What Is a 1099?
A Form 1099-MISC is a tax form that business owners must issue to independent contractors. Similar to a Form W-2, which is given to regular employees, the 1099 reports the total amount paid to the contractor during the year for services rendered (not goods).
What’s the deadline?
The 1099 deadline (specifically 1099-MISC) is January 31st. You must send all 1099s to the recipients AND file them with the IRS by this deadline. This is a change from previous years, so take note!
What if I paid them with PayPal or credit card?
If you paid an unincorporated vendor using PayPal, credit card, or other third party merchant, the payment service is responsible for reporting this information (usually by issuing a 1099-K). You don’t have to do a thing!
What if I paid them with the PayPal Friends and Family option?
If you paid a person or business via PayPal’s Friends and Family option, you will need to issue a 1099-MISC to them. When you use this method to transfer funds, PayPal assumes it’s a non-business transaction and doesn’t include it in their 1099-K.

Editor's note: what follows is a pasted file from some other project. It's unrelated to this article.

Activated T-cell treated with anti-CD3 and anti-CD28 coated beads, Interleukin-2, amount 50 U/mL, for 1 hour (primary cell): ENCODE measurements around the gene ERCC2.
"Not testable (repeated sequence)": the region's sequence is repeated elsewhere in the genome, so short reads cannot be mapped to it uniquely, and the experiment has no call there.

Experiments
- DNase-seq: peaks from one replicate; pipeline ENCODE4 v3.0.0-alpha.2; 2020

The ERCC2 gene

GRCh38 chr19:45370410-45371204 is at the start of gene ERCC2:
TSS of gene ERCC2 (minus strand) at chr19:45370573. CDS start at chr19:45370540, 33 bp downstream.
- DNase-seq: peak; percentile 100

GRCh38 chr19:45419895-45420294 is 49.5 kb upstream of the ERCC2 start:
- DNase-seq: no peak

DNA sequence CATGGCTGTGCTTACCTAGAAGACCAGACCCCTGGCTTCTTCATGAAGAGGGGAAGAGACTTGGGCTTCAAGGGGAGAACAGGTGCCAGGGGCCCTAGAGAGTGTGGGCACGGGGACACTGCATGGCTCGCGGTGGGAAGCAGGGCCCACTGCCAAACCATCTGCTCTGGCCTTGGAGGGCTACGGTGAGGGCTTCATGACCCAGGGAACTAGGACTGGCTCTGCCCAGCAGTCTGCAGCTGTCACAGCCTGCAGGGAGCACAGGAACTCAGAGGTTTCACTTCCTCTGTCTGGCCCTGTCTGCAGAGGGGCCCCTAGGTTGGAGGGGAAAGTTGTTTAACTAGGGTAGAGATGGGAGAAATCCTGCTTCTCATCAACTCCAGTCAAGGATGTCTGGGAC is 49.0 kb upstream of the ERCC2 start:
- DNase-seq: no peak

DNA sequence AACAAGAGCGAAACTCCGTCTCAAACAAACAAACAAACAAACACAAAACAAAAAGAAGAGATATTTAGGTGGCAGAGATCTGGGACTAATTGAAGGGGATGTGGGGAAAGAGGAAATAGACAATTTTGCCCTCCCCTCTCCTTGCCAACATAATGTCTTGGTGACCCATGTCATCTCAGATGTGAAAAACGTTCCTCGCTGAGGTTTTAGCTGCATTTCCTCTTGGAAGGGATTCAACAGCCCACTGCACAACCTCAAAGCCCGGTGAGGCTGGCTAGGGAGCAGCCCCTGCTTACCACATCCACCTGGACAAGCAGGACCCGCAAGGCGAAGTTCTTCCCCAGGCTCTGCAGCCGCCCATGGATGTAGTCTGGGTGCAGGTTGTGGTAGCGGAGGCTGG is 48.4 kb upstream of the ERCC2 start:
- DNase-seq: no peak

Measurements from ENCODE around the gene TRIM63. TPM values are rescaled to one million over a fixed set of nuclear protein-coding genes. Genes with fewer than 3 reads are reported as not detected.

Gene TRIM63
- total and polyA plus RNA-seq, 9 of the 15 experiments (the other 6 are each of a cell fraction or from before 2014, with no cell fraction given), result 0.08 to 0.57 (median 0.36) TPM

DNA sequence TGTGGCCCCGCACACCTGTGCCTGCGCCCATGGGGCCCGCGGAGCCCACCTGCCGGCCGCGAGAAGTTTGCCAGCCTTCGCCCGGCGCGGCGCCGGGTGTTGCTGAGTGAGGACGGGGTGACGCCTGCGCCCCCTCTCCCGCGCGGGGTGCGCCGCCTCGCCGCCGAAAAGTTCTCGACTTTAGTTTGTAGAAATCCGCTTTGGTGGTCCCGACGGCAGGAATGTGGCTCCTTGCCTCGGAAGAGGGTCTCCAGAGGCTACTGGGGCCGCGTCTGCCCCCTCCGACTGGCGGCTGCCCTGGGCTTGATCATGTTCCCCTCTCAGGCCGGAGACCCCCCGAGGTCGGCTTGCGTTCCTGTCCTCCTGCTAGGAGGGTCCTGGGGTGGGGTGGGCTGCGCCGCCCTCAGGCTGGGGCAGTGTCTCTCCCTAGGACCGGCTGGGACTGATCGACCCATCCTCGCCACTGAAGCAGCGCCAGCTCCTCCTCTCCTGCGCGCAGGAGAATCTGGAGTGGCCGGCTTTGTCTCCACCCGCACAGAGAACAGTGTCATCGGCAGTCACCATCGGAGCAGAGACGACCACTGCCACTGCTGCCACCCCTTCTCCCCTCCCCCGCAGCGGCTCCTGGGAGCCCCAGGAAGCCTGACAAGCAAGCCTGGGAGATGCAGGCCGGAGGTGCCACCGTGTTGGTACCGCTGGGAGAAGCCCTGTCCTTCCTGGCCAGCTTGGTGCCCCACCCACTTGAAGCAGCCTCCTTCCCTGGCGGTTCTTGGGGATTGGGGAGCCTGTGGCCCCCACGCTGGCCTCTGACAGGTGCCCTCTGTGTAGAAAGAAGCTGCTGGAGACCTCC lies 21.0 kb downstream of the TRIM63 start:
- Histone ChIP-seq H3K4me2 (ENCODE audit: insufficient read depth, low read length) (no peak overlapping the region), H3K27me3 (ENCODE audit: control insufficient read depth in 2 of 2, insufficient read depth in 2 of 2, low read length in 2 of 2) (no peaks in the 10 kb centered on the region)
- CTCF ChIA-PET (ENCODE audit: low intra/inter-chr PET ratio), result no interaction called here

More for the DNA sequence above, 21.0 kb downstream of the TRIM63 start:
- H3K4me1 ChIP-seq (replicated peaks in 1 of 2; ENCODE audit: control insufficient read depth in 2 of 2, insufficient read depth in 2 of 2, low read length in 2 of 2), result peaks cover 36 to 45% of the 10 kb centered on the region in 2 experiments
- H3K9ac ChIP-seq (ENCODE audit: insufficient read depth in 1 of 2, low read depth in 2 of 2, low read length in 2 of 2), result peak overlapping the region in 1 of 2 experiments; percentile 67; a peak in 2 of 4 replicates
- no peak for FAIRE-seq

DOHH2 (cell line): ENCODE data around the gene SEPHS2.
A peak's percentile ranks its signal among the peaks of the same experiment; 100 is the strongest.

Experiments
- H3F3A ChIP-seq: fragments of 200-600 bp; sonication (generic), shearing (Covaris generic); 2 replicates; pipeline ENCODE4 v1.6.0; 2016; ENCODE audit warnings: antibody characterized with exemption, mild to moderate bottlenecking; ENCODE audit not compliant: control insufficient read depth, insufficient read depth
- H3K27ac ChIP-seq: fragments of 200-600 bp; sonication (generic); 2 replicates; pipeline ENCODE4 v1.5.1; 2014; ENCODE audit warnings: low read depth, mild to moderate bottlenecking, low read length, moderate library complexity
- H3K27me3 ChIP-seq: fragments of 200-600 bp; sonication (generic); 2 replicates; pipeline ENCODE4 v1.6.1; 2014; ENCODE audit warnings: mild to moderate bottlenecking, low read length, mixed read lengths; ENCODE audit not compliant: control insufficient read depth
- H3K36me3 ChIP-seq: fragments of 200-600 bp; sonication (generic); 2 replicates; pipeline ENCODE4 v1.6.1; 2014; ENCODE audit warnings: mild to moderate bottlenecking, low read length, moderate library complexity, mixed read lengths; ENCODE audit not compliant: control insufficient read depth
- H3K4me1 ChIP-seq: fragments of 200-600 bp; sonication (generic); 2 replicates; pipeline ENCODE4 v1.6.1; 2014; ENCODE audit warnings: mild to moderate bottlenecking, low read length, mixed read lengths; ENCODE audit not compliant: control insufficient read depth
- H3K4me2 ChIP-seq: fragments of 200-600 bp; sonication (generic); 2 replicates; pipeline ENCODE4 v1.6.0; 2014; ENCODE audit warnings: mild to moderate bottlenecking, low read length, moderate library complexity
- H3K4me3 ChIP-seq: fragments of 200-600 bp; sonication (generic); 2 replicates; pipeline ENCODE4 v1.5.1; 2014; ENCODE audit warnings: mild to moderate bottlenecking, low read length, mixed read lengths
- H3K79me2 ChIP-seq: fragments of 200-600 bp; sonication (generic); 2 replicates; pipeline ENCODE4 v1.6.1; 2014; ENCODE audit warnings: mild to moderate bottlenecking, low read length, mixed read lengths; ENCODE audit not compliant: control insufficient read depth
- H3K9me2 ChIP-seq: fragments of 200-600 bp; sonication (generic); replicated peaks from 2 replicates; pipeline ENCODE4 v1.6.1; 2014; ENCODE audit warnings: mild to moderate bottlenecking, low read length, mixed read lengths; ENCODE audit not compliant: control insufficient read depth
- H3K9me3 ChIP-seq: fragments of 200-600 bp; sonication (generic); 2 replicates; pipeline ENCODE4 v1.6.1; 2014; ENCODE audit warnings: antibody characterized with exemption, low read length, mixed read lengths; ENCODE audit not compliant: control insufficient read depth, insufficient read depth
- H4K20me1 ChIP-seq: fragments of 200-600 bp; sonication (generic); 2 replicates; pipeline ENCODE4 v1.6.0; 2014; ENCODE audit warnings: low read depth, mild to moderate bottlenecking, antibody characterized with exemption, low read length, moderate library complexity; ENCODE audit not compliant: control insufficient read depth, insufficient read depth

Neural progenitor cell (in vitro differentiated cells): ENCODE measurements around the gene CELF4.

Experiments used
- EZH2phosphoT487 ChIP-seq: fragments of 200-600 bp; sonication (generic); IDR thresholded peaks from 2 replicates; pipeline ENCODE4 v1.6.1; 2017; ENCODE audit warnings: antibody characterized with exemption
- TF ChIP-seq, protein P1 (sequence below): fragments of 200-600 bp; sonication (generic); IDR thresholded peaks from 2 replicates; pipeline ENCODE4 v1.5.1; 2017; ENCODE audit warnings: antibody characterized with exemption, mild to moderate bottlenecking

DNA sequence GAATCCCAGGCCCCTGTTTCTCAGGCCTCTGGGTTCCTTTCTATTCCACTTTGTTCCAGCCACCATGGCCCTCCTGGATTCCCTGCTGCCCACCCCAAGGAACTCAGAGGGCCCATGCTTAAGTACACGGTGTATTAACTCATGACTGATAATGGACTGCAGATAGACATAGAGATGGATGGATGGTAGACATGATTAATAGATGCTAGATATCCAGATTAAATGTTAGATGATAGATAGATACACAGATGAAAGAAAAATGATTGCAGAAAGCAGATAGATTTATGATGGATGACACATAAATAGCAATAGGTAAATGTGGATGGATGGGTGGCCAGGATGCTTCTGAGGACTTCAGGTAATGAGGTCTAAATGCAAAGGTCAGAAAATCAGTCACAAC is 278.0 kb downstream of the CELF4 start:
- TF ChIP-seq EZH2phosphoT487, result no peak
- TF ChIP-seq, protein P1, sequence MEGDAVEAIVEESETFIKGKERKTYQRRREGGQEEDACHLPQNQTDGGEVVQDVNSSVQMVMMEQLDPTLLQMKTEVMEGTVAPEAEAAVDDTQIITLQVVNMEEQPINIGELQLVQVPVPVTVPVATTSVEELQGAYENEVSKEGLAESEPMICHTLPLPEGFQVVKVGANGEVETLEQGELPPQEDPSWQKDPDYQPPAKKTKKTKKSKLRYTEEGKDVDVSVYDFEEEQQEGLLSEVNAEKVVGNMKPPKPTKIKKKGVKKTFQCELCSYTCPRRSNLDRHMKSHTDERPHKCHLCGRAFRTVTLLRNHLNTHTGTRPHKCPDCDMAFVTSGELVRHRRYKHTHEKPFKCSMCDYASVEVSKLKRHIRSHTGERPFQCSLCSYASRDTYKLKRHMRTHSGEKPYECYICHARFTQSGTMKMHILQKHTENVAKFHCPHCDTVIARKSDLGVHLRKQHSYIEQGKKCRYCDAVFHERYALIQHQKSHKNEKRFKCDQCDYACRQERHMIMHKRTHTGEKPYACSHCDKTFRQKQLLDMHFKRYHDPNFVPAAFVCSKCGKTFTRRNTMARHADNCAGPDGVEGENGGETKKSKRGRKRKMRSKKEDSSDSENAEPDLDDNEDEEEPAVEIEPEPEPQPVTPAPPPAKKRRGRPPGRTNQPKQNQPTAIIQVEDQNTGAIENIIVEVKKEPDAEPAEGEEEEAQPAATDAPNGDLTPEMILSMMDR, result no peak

How do I file a 1099-MISC?
- Make a list of those who meet the qualifications for receiving a 1099-MISC.
- Send them a W-9 to collect their Taxpayer ID Number, address, and business name.
- Create an account with 1099Online.com.
- Create a payer which will be your business information.
- Create the payees. This is everyone who needs to receive a 1099 (Use W-9 info).
- Enter the amount of “nonemployee compensation” each person received.
- Choose the option to have the 1099 mailed to the recipient. Huge time saver.
- File the 1099s after carefully reviewing them.
What happens if I’m supposed to receive a 1099, but don’t?
You should report all income received, whether you receive a 1099 or not. No need to file one for yourself or delay your tax filing if someone doesn’t send you a 1099 or sends you a late one.
What happens if I’m supposed to issue a 1099, but don’t?
You may have to pay a penalty to the IRS. The amount of the penalty is based on when you file the correct information with the IRS and the contractor.